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ERIC Number: ED232204
Record Type: RIE
Publication Date: 1983-May
Pages: 41
Abstractor: N/A
Reference Count: 0
Uni- Versus Multidimensional Comparison of Political Groups.
Shoemaker, Pamela J.
Journalists view the left-right continuum as a dimension on which political entities array themselves in order to vie for a similarly arrayed public. Such a spatial measuring device is useful, since it allows journalists to compare political entities on a common scale that readers supposedly understand and on which they can relate their own political positions. However, the use of this unidimensional scale has come under attack by researchers who argue that to better serve their readers journalists need to use a multidimensional approach in identifying political groups and actors. To test the hypothesis that the unidimensional scale is as good a predictor of a journalist's characterization of a group as a legitimate political contender as is a multidimensional approach, news and political editors from 57 of the largest daily newspapers in the United States were asked to place 11 groups on four scales: the traditional unidimensional scale, and three scales measuring similarity of the groups to most Americans, amount of change advocated by the groups, and how the editor felt about the groups. The results supported the hypothesis, suggesting that journalists think in ideological terms and regularly array political entities on the left-right scale. If, as the critics of this scale suggest, the general audience is composed of less politically knowledgeable people, then the ideological information provided in news reports may not provide adequate information for the average reader to evaluate a political group. (FL)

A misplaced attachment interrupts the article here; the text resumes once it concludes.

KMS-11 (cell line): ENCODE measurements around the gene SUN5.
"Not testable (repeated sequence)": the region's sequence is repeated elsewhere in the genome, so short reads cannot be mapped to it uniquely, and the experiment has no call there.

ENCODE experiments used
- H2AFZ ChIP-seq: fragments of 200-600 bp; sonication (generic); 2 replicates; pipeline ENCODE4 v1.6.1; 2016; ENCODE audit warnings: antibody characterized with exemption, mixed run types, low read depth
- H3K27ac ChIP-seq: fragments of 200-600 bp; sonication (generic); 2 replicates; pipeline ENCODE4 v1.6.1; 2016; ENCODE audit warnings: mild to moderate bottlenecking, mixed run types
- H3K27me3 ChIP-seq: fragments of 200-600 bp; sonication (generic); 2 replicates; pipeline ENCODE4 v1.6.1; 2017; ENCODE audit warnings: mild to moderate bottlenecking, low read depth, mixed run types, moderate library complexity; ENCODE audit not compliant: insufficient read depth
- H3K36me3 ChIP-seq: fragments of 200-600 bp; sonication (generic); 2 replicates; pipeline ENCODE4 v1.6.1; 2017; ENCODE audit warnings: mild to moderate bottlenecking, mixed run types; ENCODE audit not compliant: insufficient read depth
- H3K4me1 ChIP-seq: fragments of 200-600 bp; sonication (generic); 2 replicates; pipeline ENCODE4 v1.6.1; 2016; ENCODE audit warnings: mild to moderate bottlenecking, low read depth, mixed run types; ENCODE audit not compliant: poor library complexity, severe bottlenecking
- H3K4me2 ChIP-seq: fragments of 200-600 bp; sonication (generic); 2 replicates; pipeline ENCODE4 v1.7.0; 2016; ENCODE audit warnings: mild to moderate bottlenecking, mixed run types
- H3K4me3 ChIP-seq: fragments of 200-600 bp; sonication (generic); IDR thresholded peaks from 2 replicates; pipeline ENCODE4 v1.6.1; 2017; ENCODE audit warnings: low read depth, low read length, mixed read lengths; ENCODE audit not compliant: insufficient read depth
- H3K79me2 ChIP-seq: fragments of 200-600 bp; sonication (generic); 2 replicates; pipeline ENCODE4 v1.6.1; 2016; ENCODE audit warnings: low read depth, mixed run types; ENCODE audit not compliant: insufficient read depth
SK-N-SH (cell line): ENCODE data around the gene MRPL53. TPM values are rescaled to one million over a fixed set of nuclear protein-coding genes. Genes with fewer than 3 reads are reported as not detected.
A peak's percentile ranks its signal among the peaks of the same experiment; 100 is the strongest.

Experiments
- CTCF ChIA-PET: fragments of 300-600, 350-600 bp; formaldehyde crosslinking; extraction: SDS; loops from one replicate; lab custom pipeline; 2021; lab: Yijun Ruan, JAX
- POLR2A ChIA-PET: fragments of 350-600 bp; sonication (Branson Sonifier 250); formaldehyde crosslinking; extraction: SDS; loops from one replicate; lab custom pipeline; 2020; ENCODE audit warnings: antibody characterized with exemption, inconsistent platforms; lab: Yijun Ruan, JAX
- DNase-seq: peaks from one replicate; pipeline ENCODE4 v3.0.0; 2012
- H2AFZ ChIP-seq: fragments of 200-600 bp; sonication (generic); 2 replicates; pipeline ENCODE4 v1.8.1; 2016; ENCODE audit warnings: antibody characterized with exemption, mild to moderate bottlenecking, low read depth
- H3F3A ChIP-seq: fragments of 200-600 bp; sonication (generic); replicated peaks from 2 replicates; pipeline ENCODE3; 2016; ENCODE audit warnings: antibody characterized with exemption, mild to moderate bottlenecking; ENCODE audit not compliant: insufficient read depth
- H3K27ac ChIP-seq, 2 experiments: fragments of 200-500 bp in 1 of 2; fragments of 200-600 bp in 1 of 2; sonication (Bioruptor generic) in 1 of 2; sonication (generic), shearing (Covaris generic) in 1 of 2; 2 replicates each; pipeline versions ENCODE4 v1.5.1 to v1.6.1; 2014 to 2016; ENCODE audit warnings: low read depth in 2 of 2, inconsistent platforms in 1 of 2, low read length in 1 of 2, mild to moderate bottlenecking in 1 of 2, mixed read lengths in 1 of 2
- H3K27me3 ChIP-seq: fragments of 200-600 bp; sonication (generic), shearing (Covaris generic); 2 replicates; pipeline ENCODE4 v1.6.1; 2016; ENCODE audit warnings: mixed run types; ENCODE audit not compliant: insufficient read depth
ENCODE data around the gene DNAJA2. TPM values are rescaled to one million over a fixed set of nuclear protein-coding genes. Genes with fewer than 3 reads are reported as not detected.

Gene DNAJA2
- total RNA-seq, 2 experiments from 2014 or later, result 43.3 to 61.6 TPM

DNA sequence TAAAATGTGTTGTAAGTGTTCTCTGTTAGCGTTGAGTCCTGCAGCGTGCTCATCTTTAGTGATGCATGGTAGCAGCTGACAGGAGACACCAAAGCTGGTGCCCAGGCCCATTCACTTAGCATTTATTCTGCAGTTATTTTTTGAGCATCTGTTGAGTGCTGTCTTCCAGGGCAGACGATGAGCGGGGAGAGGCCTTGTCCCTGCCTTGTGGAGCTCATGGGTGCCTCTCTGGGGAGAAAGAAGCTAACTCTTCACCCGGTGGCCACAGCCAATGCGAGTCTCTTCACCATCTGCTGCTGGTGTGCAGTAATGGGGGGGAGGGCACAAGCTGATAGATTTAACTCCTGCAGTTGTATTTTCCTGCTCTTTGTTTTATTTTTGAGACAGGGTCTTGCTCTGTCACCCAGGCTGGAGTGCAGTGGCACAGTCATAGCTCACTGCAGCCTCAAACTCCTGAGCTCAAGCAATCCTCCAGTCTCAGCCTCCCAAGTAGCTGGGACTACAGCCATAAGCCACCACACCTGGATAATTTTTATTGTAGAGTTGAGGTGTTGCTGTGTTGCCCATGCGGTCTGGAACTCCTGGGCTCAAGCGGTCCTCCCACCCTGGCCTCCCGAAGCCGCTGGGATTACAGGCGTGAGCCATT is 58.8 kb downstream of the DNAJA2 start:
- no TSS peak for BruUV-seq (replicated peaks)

Publication Type: Reports - Research; Speeches/Meeting Papers
Education Level: N/A
Audience: N/A
Language: English
Sponsor: N/A
Authoring Institution: N/A
Identifiers: Conservatism; Editors; Liberalism
Note: Paper presented at the Annual Meeting of the International Communication Association (Dallas, TX, May 26-30, 1983).